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March 16, 2020

Don’t Bail Out the Oil Industry (or the Banks)

Economic justice and capitalist principles agree.

We need relief for the people who are laid off or can’t work because the schools are closed and their children need care. We don’t need and shouldn’t have relief for large businesses or banks; been there and done that in that last recession.

I have lots of friends in the oil and gas industry. I wish them no ill and even believe that their constructive use of fracking and horizontal drilling has made America stronger and richer. In the course of this bust and boom cycle (and many before it), large fortunes have been made. Doesn’t bother me a bit when the fortunes go to those who took risks or were innovative. One of the risks they took in exchange for their wealth, however, was that one day a bell would ring and the next bust cycle would be upon them.

Ding. The bell rang when the coronavirus shock was too much for the unholy Saudi-Russian alliance. Down came oil prices.

Economic justice

 Intolerable income equality comes from creating a ratchet where wealth can be gained but never lost. The rich have more to lose and lose more when assets lose value. Bailing out the banks and others in 2008 was a huge mistake both because it left assets over-priced and in incompetent hands and because it took the risk out of risk/reward. Economic justice requires that the people can both get rich and unrich.

Wealth which just keeps growing becomes so powerful that it tends to monopolize future wealth creation. It dominates both the political and the economic sphere. Recessions are “nature’s” way of making sure fortunes don’t grow to the sky. Bailouts interfere with that natural cycle. They are a constant threat because the rich have political power.

If oil prices are allowed to continue crashing (as they will for a while absent a bailout), consumers will benefit. This is the same as a tax cut except that it doesn’t compete for government money and it is progressive in the sense that the rich spend very little of their income on heat and transportation. Cheap oil is a great stimulus.

Cold hard capitalism

Let’s assume we DON’T bail out the oil companies. Many will stop drilling whether we bail them out or not. Some of them will go bankrupt. That’s what Putin thinks he wants so that they’ll stop taking Russia’s marketshare and he can raise prices again. But he’s wrong.

Let’s say oil has crashed to $20/barrel. Could easily happen. The price of oil won’t be enough to both pay the loans that financed the drilling and pay the incremental costs of production. Many drilling rigs will end up lying down; wells will be capped or never completed.  So far, so good for Putin. But then what?

When the oil companies go bankrupt, their assets don’t disappear. The banks (who shouldn’t be bailed out either) will have to sell these assets for any price they can get. Eventually someone with some money and lots of nerve will buy them for a song. The assets are in the hands of innovators. Now there are no loans to be paid off; just workers to be paid and wells that were near completion. Now land with drilling rights is available for a song. So, when Putin and the Saudi’s try to raise prices because their populations are restive, the capped wells with no great debt burden get uncapped; the debt-free rigs get raised; and American oil is back supplying not only America but most of the rest of the world. Whoops.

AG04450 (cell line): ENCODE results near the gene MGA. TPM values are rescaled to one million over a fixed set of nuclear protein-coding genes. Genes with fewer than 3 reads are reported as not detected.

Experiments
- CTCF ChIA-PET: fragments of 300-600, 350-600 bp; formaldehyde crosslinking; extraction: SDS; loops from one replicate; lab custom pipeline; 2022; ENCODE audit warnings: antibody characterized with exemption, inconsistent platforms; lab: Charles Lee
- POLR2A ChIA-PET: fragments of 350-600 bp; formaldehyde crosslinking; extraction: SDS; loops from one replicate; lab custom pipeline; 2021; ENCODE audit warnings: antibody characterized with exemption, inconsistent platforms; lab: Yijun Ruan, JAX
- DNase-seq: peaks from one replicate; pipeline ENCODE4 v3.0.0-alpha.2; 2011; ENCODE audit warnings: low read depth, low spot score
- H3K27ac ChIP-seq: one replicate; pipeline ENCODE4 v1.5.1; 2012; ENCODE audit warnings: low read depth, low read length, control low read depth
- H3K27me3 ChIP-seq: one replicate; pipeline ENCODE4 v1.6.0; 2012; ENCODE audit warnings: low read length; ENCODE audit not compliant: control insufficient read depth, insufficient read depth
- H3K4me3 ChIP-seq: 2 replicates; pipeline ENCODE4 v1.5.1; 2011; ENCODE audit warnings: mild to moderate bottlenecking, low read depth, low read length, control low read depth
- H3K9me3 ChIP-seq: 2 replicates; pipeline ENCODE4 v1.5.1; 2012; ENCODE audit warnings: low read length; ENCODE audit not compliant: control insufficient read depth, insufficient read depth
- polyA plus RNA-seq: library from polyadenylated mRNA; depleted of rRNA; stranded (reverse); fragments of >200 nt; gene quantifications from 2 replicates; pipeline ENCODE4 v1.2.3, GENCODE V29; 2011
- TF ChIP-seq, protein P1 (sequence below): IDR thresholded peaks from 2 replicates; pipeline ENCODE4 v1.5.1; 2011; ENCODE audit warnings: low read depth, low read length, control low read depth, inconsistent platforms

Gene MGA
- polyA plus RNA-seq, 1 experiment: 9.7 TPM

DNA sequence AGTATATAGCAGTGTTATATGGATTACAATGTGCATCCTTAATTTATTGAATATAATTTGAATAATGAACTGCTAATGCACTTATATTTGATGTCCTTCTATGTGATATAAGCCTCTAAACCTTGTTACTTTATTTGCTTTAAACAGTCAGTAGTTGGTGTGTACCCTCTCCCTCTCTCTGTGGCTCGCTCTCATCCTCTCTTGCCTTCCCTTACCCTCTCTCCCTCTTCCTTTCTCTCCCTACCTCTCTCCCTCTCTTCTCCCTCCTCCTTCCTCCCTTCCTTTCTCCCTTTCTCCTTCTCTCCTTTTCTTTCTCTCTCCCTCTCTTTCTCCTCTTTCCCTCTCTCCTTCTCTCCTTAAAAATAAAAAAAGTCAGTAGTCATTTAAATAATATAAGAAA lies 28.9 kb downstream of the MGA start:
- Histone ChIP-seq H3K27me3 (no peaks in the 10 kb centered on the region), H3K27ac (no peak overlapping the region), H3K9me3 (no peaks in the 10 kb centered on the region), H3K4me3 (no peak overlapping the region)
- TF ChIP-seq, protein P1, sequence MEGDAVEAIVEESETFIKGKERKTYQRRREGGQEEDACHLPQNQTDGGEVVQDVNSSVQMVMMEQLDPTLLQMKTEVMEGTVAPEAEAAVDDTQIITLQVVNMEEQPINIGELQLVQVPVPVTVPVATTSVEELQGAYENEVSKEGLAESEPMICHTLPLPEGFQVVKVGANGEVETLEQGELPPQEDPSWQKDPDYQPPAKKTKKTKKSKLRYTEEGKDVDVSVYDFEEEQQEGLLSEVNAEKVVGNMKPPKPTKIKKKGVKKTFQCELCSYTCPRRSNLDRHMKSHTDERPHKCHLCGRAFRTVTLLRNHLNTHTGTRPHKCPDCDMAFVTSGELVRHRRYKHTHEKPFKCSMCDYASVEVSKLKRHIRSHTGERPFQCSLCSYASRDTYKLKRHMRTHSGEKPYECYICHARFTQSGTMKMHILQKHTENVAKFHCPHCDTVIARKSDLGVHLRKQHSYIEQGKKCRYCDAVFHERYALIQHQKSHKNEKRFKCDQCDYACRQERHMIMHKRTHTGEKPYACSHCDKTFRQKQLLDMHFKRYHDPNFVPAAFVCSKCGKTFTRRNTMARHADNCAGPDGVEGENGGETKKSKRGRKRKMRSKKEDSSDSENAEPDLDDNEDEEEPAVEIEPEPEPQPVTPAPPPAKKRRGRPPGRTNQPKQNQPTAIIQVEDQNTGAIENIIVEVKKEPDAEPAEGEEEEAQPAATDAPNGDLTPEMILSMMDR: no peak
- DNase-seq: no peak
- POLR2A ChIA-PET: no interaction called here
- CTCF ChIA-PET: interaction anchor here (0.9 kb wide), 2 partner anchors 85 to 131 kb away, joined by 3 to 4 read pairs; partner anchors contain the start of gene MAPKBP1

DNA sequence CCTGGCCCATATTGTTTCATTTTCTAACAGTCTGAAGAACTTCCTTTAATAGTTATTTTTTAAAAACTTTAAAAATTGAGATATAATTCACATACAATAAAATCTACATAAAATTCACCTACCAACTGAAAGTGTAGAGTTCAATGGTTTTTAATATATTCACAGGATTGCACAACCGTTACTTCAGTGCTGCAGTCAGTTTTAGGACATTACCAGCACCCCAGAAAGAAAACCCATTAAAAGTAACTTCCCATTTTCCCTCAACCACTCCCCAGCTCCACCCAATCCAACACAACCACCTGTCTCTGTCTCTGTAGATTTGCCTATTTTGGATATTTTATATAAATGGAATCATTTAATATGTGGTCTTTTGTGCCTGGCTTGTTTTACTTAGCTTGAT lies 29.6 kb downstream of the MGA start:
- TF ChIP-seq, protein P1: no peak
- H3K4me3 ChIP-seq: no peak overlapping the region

If we bail out the oil industry so it can keep charging higher prices and survive, if we bail out the banks which lent to them, if save them both from bankruptcy, we let Russia and Saudi Arabia charge more for longer. We delay the day when we’re back in the game. Meanwhile our consumers and manufacturers pay higher prices than if there were no bailout.

The above isn’t economic theory; it all happened four years ago when Saudi Arabia tried to crush American frackers and drove prices from $100/barrel to under $30. One year later oil was back up to $45 and Americans were back taking market share from Saudi Arabia and Russia. Once the debt was relieved and innovation let loose, we could compete at the new lower price.

Bubbles and busts are part of the cycle of economic growth. Bubbles make capital come flooding into finance assets until there are more assets than demand for the product the assets produce. Bankruptcy lowers the cost of the asset and the product produced by the assets enabling future growth in demand.

In the 19th century there were railroad bubbles. Too many railroads got built. Fortunes were made… and then lost as many of the railroads went bankrupt because there wasn’t enough freight to pay the debt. But, after bankruptcy, there were lower freight prices. Crops could get to market economically. Freight increased. Cue the next cycle.

Same thing happened with the Internet bubble. It attracted too much capital; there was a bust; assets were priced down. Cheap always-on Internet service became available. Good times were here again.

And in conclusion

It would be an economic injustice to bail out the oi companies and the banks which financed them; another bailout will (and should) bring the tea party and the socialists out in force. A bailout would also be economic folly; it’ll help block the road to America’s recovery. Meanwhile, low gas and heating oil prices are just what the doctor would’ve ordered if she weren’t so busy treating the virus.

See also:

Why we need bubbles

We’ve Been T*RPed

Election Analysis: It Was TARP that Boiled the Tea

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